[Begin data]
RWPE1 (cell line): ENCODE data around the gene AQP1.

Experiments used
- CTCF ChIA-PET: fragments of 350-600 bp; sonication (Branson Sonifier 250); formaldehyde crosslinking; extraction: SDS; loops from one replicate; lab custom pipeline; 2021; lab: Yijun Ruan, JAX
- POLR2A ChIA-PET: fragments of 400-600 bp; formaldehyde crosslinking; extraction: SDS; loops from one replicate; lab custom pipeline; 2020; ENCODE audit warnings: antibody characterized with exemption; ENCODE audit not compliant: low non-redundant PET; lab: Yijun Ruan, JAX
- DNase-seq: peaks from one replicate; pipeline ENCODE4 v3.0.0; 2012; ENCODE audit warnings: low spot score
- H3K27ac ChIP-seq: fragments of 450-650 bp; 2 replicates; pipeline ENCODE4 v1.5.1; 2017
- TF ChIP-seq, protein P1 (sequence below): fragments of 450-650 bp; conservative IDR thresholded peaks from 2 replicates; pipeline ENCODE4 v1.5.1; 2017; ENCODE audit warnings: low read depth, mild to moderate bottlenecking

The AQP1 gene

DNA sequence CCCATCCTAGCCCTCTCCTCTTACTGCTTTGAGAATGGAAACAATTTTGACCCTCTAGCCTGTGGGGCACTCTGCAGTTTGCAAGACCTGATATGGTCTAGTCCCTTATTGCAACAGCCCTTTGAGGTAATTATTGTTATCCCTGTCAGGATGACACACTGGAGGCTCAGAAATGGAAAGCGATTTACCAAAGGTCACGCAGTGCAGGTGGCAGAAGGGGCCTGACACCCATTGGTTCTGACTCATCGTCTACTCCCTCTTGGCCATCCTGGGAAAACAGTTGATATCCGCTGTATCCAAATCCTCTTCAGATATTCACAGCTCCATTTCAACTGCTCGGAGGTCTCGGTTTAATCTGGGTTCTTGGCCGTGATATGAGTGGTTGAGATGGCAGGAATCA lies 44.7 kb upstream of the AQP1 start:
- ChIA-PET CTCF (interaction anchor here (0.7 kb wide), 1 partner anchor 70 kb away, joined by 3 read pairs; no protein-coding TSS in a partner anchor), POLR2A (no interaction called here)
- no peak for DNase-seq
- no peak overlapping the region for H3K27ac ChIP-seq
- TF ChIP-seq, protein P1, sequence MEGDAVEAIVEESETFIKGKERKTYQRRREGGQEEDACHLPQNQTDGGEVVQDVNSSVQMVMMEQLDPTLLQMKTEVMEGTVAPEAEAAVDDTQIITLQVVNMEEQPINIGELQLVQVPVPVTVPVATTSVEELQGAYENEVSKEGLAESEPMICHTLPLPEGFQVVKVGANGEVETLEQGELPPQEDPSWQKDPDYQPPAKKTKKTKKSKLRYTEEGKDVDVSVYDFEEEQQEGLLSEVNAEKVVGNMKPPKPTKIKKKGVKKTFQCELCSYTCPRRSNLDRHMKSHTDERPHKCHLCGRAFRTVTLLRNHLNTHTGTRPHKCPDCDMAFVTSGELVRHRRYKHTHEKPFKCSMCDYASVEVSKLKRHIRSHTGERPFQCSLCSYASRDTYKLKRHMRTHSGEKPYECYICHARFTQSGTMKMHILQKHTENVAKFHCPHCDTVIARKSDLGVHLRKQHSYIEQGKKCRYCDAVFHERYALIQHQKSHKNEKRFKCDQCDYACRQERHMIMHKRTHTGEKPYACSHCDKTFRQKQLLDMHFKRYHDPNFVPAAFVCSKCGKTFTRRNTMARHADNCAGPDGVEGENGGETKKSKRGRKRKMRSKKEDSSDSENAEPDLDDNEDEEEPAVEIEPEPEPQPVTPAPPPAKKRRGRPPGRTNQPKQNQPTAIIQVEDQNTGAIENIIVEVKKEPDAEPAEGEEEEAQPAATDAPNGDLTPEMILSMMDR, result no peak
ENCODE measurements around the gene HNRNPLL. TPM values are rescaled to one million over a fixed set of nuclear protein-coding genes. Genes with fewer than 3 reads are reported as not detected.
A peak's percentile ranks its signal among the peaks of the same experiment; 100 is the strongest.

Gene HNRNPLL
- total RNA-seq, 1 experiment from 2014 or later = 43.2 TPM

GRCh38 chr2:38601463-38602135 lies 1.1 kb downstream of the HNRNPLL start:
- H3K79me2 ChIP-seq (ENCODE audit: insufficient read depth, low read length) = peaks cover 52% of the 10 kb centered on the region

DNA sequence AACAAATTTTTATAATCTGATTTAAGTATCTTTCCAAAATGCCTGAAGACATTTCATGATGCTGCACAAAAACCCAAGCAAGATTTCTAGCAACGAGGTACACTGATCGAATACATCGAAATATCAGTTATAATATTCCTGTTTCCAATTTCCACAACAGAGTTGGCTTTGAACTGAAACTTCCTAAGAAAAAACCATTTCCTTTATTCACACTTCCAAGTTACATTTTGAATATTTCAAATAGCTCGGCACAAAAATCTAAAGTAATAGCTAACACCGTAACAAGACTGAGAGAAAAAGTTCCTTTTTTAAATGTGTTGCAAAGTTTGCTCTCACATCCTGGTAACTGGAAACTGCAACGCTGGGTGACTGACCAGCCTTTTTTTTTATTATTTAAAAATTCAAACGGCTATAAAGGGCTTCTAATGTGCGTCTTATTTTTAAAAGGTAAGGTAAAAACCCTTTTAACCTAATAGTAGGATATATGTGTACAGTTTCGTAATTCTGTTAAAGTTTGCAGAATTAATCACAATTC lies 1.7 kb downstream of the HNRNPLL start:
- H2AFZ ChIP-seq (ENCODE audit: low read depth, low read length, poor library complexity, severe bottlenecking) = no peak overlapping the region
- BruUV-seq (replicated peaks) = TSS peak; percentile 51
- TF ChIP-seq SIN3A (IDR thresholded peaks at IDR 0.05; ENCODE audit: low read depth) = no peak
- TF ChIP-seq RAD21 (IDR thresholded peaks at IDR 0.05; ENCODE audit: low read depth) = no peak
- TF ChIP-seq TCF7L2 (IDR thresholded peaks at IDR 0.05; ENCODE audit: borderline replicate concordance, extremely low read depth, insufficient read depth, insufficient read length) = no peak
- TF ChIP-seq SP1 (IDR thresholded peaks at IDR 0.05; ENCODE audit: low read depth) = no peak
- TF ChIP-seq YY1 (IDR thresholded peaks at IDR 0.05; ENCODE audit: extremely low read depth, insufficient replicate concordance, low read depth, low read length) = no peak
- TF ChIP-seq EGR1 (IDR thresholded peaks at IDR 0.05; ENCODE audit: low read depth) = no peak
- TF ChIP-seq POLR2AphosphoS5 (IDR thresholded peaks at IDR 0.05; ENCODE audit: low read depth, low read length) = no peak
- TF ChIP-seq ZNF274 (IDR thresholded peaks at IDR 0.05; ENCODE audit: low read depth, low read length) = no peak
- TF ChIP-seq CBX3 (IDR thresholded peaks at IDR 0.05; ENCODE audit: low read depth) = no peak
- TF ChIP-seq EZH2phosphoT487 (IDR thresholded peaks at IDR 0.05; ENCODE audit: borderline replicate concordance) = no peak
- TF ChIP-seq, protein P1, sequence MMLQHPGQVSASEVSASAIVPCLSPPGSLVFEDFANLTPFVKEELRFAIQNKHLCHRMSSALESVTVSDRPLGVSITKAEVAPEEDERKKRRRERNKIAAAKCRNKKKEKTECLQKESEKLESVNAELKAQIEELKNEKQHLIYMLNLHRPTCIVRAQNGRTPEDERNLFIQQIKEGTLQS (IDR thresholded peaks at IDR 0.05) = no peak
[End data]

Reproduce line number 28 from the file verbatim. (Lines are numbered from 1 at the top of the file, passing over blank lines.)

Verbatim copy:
- TF ChIP-seq EGR1 (IDR thresholded peaks at IDR 0.05; ENCODE audit: low read depth) = no peak